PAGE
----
When I cut out gluten-free products I was pretty amazed how quickly things turned around. I stuck to meat/veg/fruit and started introducing products one at a time. If a brand gets me bad I blacklist it. If a product works I give three goes and if no problems I don't blacklist. I have found xanthan gum (E415) a nightmare. I'm going to somehow test guar gum in the new year just so I might have some baking options in future.

Sorry lots of detail there but I thought you'd like to know that my brain fog and lethargy only became apparent to me after I got into this routine in October.

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Would it make sense that my primary symptoms would be the emotional ones, and then this year with larger amounts of gluten, the other symptoms re-appeared?

That has been my experience. Symptoms from higher level contaminations are different from symptoms from lower level contaminations. That was also the finding of the recent FDA analysis of gluten challenge studies.

http://www.fda.gov/downloads/Food/ScienceResearch/ResearchAreas/RiskAssessmentSafetyAssessment/UCM264152.pdf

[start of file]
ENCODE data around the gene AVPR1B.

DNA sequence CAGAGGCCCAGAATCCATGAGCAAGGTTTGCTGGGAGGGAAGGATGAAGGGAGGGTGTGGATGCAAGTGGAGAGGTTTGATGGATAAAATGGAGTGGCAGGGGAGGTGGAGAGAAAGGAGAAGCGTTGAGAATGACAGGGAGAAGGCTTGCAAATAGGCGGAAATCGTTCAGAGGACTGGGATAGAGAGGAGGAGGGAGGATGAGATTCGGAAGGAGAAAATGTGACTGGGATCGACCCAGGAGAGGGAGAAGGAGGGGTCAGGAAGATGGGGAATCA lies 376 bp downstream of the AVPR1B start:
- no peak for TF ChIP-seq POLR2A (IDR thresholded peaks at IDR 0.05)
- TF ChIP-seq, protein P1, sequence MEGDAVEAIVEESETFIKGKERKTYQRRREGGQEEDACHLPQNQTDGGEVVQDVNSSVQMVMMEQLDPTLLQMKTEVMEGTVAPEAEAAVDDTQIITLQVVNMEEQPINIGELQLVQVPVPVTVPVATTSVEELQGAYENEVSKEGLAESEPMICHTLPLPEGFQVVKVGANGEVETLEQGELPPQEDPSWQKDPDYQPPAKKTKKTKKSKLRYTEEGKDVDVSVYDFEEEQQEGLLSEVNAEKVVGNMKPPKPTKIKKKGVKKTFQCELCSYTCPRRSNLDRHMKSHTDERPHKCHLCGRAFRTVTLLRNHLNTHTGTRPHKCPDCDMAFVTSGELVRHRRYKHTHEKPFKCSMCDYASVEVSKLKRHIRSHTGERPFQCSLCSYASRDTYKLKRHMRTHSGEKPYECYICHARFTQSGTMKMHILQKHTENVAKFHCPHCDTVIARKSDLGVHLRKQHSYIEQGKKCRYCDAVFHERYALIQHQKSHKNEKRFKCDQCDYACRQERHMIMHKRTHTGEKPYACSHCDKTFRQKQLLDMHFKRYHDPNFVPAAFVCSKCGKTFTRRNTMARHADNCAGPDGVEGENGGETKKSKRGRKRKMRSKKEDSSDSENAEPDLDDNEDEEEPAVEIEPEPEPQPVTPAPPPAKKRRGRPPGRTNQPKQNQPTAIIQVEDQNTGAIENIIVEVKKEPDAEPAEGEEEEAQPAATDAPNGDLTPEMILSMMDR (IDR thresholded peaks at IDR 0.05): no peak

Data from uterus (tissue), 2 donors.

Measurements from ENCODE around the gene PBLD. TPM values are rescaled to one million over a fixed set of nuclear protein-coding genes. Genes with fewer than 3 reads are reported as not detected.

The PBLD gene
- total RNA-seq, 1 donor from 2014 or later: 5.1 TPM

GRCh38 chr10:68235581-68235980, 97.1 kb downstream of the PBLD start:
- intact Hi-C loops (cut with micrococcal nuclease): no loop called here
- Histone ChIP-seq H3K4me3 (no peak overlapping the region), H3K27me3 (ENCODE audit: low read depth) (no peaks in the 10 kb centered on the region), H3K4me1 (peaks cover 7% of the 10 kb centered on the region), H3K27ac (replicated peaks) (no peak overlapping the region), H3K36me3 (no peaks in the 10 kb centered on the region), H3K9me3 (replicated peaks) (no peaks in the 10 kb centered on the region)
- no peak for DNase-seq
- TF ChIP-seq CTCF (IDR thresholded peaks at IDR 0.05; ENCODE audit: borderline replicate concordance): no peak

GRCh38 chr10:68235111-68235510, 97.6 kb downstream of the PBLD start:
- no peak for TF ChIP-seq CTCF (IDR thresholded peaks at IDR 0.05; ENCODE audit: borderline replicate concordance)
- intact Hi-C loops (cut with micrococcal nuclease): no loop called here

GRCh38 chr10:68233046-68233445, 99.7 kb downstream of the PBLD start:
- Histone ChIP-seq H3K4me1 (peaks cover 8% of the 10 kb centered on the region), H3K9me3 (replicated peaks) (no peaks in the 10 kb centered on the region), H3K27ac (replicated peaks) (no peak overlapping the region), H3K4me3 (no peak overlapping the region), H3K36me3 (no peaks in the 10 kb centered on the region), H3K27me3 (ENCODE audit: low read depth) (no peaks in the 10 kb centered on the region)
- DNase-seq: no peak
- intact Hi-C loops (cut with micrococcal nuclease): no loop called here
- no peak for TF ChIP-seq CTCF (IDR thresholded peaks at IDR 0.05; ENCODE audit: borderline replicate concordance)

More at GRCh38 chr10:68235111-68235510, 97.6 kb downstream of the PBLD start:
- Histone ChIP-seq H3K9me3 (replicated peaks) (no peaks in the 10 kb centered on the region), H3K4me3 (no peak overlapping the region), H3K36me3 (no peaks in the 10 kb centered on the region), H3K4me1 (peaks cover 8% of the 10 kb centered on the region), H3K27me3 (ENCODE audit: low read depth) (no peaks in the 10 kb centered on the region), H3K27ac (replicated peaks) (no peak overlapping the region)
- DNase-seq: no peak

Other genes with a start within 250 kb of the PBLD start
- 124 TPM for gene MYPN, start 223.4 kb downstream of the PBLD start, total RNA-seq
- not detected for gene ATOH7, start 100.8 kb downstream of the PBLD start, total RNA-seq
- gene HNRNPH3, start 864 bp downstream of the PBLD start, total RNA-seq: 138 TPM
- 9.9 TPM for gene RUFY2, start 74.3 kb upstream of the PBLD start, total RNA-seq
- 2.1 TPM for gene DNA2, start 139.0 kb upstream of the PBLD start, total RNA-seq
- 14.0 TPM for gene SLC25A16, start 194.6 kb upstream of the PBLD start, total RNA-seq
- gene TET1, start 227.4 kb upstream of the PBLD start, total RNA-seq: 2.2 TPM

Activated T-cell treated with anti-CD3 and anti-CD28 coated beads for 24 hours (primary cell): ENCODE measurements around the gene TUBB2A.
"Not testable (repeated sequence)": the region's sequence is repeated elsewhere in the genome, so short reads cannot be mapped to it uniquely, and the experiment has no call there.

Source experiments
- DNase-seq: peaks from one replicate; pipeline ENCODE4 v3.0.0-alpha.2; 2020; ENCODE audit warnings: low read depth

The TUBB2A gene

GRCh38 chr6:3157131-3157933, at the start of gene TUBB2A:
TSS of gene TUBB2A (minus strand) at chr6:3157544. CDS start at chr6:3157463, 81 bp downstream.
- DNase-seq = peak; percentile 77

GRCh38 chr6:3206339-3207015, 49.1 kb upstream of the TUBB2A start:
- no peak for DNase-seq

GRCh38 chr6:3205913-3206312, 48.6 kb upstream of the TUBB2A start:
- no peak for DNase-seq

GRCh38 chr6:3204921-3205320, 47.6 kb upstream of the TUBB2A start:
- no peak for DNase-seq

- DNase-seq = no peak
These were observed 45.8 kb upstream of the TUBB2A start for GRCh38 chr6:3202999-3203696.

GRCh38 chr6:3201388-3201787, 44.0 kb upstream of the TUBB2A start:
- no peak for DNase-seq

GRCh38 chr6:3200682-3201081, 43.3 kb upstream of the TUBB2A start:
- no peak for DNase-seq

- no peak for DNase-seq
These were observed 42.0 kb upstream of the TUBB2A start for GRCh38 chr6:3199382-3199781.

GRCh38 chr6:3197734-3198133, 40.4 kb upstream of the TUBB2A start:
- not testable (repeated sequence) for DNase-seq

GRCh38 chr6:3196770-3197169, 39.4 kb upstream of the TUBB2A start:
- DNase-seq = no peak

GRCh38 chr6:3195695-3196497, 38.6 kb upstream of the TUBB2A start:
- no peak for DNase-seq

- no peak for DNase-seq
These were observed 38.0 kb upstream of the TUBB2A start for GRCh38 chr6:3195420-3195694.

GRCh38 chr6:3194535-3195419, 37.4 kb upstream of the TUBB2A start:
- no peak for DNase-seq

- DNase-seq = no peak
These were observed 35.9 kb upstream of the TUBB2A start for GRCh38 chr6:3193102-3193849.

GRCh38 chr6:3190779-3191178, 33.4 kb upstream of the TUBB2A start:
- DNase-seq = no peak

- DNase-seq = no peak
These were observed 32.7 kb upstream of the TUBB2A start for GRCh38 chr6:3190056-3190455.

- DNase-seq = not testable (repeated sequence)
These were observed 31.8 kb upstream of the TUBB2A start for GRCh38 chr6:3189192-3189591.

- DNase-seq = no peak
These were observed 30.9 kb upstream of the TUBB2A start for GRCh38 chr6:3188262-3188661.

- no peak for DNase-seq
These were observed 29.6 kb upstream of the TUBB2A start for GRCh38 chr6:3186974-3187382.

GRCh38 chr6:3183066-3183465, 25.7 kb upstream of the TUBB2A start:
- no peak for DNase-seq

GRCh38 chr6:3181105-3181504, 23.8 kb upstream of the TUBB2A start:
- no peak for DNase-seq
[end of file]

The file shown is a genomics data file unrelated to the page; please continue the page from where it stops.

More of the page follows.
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My spouse would agree with your assessment; gluten is a big factor in his mood.

I can almost date when he started having trouble with gluten, because he became anxious and I had never seen him that way (known him 3 decades). He was a volunteer firefighter, so definitely not the anxious sort!

He also saw improvement after removing eggs. He added them back after 1 year.

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For me, I think there is a few factors involved. For many years, without knowing (just accepted it as it was), I could feel this anxiety over issues building inside me. I worked out and did alot of talking to myself to clear my head. I was under alot of pressure but I was having trouble dealing with it, and I do beleive the pressure was that which most would have probably simply walked away from. It would build in my and then erupt and when it came out I had no control. Lots of boughts of depression. Counselors blamed my family sitaution.